Success! November 30th

Nanowrimo word count 1771, running total 50,277 Success!
I managed to reach 50k words in Nanowrimo 2020. I am happy and hope this will give me a boost to continuing to write every day. My memoir has many years to go so, I can’t stop now.
I have my lights up for Christmas but as yet no tree.
My granddaughter wants a Playstation 5, but there are none in the shops. Her parents have told her Christmas will be late. I remember when the first Playstation came out in December 2000, the only way to buy one was to pre-book at Argos. I did. It didn’t come in until the 22nd. Clydebank Argos on a wet, cold night after work. The things we do at Christmas!


Marmite Puzzle: November 29th

Nanowrimo word count 1991 running total 48507
Tomorrow ‘Write a novel in November’ or, as it is also known, National Novel Writing Month, comes to an end for this year. I have 1500 words to go to make up the 50,000 required. I am writing my memoir, or my family story, as I would prefer to call it. I am about a third of the way into my life, so I’m afraid this draft may take a few more months. I will keep writing but not post up the word count as I did this month.
Today I completed my Marmite jigsaw. It was a present to my husband from his son (we think) a few years ago. It was opened, deemed to be difficult, and left on a shelf. In the midst of our latest lockdown, I brought it out again and spent spare half-hours on it. I thought it would take till Christmas to finish, but today it seemed to fall into place! We sealed it with clear jigsaw film on the back. I will try to post a picture of it in December.

There is a film, on Netflix, that I like called ‘Puzzle’. It’s about a woman who discovers a talent at solving jigsaw puzzles at speed and how this changes her life.

Cine films: November 28th

Nanowrimo word count 1491 running total 46516 (two more days to reach 50k)
I have been having my Super 8 cine films digitalised. First of all, I sent away a small one of 200 feet, and it was fine. Since I was happy with the quality, I sent off a video of 800 feet. It is of the wedding of my sister-in-law who arrived from India in 1976 and now lives in Wolverhampton. Since we were the oldest members of her family in this country, it fell to us to organise and pay for the wedding. The film is 49 minutes long, but after 30 minutes it froze, on both computer and television. I have sent an email to Asda photos, and I’m sure they will sort it. Let’s see.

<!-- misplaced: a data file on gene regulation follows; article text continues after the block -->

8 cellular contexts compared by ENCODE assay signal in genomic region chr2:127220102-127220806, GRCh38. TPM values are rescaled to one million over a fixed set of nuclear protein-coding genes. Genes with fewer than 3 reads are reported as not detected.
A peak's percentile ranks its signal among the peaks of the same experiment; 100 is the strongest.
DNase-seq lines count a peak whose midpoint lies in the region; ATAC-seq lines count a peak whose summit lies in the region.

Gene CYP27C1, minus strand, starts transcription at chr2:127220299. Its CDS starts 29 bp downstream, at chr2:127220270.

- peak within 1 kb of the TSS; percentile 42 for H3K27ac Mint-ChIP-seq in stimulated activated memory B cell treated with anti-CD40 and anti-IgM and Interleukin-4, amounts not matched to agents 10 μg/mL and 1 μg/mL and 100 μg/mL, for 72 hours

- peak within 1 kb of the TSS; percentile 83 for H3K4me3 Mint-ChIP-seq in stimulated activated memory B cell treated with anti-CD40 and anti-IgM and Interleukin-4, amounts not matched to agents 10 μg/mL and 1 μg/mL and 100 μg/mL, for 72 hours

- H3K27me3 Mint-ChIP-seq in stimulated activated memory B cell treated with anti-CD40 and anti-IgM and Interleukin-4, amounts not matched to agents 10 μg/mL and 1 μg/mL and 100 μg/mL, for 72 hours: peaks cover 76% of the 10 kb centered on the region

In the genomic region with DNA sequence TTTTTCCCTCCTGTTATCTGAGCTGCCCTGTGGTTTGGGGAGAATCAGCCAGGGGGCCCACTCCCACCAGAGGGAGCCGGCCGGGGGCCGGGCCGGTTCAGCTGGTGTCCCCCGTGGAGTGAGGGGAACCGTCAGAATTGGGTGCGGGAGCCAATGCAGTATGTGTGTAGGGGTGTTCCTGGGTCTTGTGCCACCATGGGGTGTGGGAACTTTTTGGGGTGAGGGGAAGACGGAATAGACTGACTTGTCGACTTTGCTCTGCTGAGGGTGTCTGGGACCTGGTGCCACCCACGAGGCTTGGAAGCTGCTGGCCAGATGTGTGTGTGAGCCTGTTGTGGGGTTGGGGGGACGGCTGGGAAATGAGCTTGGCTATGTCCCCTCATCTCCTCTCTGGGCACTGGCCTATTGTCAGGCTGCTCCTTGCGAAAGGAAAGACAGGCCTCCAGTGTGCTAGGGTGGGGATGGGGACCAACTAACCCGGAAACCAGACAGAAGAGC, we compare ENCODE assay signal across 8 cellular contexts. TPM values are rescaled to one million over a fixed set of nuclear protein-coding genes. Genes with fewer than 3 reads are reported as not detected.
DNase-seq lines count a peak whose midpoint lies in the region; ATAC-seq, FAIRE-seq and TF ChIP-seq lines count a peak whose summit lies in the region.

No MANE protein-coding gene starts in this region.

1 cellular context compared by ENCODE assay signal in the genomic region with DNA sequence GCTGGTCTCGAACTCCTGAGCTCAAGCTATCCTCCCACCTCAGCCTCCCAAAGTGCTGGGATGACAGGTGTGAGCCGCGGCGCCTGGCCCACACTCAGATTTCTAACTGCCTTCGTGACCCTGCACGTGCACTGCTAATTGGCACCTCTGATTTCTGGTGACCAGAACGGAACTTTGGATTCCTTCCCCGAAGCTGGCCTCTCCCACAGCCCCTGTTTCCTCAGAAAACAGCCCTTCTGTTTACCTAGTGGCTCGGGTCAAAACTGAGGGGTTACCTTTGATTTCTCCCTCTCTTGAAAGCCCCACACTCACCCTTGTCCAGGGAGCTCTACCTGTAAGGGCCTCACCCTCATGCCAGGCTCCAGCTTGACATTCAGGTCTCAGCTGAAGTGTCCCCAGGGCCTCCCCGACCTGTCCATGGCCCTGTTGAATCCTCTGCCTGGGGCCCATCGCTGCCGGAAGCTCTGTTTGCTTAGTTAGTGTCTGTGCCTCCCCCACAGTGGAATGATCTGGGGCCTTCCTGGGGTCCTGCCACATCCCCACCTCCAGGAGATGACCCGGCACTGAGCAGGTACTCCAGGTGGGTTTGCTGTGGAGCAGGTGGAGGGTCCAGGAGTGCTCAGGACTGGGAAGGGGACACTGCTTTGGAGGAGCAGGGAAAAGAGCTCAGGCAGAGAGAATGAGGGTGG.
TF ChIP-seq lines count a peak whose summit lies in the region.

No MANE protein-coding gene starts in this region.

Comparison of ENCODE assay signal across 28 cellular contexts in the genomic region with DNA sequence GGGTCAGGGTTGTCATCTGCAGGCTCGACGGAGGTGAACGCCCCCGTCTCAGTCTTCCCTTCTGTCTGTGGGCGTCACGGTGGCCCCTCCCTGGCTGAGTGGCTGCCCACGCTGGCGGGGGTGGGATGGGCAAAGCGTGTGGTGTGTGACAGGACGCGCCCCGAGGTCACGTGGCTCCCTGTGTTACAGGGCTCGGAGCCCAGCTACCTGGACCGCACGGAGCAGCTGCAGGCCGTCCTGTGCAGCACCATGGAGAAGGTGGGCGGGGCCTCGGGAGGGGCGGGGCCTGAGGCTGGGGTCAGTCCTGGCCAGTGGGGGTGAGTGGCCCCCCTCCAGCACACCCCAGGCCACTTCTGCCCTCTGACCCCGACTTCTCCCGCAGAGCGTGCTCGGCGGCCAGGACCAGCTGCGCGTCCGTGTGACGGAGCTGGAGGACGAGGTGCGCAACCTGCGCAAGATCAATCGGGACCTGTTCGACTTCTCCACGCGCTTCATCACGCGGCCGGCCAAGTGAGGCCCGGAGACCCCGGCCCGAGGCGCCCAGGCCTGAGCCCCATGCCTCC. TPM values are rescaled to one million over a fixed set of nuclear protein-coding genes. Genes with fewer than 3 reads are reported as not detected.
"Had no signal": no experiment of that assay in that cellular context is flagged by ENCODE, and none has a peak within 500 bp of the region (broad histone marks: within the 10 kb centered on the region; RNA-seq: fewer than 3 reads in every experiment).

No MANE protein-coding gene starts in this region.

Feeling the Cold? November 27th

Nanowrimo word count 1735 running total 45025
Feeling the cold: November 27th
People used to say to me ‘You must feel the cold in Scotland since you come from India.’
I didn’t think that was the case, I wore extra clothes if I was cold. In my mind, there was no question of where I was from, and it wasn’t India. I had been unhappy there, very few people cared about me although they were family. They were not able to protect me from how my mother treated me, although I believe they knew and sympathised. That was no help.
As for the weather here, for me to feel the cold more than my white-skinned husband seems not so silly these days. There is a theory that everyone is genetically suited to either hot or cold countries. And this is the reason dark-skinned people in Scotland should take Vitamin D supplements. And lack of this vitamin doesn’t help you if you contract Covid-19. Be careful.

British Sikh Report: November 26th

Nanowrimo word count 473 running total 43290

British Sikh Report: November 26th

I discovered today that there is such a thing as the British Sikh Report. It’s been published every year since 2013. This was the first time it was launched in Scotland as well as England. It is a ‘snapshot of what it means to be a Sikh living in Britain today’. I found out about it because my civil servant son was invited to speak on the panel. It was on a Zoom Webinar. All these innovations that I’ve learned to use because of Covid-19.

From the report, it seems there are about 420,000 Sikhs in the UK.

 24% of Sikhs who died of Covid-19 were below 65 years of age as compared to 10% of the whole population. And that seems a big difference.

Two-thirds of Sikhs are married – the figure for the general population is one-half. Perhaps the arranged marriage system means that more people marry – or stay married.

Lots of other statistics at